In July, we organized a convention on human factors in an era of digitalization, so we took a look at this topic. But if I’m honest we weren’t really surprised at the outcome of the event: Everything is dictated by a balancing act – we need experts, but at the same time they should be generalists. We need to find a way to ensure people communicate on an interdisciplinary level within heterogeneous teams, even if individual team members speak a completely different language. People need to be in a position to work on an abstract level and deal with the sometimes conflicting interests of hard specifications and agile methods – without bumping into things. Some people have lost touch with this willingness to move outside their own comfort zones, inch their way right up to the border, and maybe even strike upon a completely radical new solution. So a culture of staff training needs to develop within companies. But if it does, it has to happen quickly, or it won’t be geared to change. This is one area where I see extremely good opportunities for companies, especially small ones, to score points in the future.

Professor Haas: If companies should be planning their own staff training concepts, will this require managers to possess certain competences? Are they up to it?

Not really, no. But they can bring in help from outside, in the same way they do with financial advisers, legal experts, and classic business management. That said, the idea that they may have to get help from skilled workers trained in teaching skills is a new concept for lots of people. And then comes the next difficulty: Lots of these experts are difficult to find in the market. Until now, teaching skills, or vocational and technical teaching skills, haven’t focused on the stages of personal or working life that people have already been in for years – these people want and indeed should receive training all their lives. For some years now we’ve been looking into the topic of “technical training in an industrial context” because there’s a need to explore this field – not just on a theoretical level but also in practical terms – to be ready for the challenges that are coming.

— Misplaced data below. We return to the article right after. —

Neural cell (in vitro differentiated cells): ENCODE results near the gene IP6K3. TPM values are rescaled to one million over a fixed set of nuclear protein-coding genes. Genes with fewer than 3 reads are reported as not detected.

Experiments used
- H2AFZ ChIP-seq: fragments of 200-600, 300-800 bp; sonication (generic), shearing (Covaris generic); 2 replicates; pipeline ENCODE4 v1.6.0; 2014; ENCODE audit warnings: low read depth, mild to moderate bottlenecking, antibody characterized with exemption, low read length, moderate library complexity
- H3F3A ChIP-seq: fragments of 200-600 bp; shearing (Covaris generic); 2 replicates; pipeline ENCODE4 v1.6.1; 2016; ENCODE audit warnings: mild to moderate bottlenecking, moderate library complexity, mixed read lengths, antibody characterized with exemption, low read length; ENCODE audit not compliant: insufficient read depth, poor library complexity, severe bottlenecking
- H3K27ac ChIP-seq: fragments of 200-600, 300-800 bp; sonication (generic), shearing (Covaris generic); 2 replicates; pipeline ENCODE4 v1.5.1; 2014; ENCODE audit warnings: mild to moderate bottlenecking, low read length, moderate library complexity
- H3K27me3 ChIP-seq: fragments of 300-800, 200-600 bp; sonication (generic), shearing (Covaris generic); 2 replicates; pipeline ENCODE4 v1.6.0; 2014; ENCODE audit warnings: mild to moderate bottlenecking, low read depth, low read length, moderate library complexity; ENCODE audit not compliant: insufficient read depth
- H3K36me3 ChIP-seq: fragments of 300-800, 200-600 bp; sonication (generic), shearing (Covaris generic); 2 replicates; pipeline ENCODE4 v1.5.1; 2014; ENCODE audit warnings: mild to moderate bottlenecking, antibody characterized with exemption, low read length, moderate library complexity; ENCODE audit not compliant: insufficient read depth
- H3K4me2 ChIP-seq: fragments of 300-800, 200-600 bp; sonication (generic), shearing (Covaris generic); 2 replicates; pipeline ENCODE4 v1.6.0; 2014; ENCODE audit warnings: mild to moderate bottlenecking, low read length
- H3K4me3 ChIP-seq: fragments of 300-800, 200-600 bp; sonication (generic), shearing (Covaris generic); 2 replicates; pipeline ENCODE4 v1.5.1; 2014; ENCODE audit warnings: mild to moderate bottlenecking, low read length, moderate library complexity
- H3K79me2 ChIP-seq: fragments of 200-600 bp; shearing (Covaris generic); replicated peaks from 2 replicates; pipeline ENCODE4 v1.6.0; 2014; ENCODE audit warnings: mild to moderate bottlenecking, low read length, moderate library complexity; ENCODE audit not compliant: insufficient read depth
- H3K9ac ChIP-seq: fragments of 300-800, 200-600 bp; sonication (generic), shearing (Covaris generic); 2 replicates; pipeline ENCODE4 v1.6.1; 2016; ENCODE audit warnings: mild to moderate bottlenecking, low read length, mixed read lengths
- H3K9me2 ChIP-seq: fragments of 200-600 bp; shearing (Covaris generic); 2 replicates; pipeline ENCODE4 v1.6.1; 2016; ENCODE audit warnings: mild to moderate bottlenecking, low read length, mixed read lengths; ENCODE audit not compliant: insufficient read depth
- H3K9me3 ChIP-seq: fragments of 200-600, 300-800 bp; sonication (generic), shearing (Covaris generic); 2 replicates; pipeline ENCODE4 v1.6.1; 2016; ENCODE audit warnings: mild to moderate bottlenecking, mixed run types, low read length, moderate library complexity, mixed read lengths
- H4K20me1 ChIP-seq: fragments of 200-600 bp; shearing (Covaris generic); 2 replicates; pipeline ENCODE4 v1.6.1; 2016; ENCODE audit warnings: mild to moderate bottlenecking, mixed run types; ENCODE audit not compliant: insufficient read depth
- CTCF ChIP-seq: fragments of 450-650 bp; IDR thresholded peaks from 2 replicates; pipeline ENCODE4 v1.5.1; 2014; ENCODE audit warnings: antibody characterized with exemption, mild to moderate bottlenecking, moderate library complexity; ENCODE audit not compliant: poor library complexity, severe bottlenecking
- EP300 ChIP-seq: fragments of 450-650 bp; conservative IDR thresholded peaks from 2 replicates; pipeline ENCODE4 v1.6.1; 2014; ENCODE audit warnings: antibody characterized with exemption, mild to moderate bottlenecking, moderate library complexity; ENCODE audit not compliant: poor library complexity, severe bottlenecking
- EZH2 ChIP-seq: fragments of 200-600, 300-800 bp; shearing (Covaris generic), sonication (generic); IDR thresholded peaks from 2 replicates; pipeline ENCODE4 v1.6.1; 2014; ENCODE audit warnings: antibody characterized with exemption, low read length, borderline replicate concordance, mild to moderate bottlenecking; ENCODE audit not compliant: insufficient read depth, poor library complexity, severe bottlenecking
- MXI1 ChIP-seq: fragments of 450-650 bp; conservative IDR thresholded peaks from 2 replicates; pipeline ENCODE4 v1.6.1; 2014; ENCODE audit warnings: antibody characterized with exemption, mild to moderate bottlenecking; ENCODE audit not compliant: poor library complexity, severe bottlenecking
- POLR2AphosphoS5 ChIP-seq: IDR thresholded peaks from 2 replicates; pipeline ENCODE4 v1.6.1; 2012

Mr. Brehm: What methods do you apply when you’re working on a project in the field of HR development and management consulting?

From the many projects we’ve worked on over the last 20 years at our Transfer Center, looking at things like CAD and PLM systems, we’ve developed a method for implementing sustainable change within companies and gaining broad acceptance from employees. We call it smart benchmarking. It doesn’t matter whether it’s an innovation relating to a system, an organization, a process, or a technological innovation – we’ve made our approach so systematic that training, finding solutions, and implementing change is practically in the hands of those people who are affected.

Professor Haas: To what extent is technological progress really a challenge for German business? Haven’t we already been a pioneer in this area for years?

Our pioneering role is not something that can be taken for granted. For example, useful indicators for the ability of a country to innovate are patent registrations and the number of publications. But if you look at these figures in relation to the size of the population, we’re lagging behind in terms of publications compared to other EU countries like Denmark, Finland, Luxembourg, the Netherlands, Sweden and a few others. The share of globally relevant patents is also higher in countries like Sweden, Switzerland, and Japan. And that’s despite the fact that spendings like gross domestic investment in research and development have doubled in business in the last 20 years. So we can’t afford to sit back and wait, we need to do more research, more intensively, at the universities. But for that to work, we need a different overall setup and structural changes at the universities.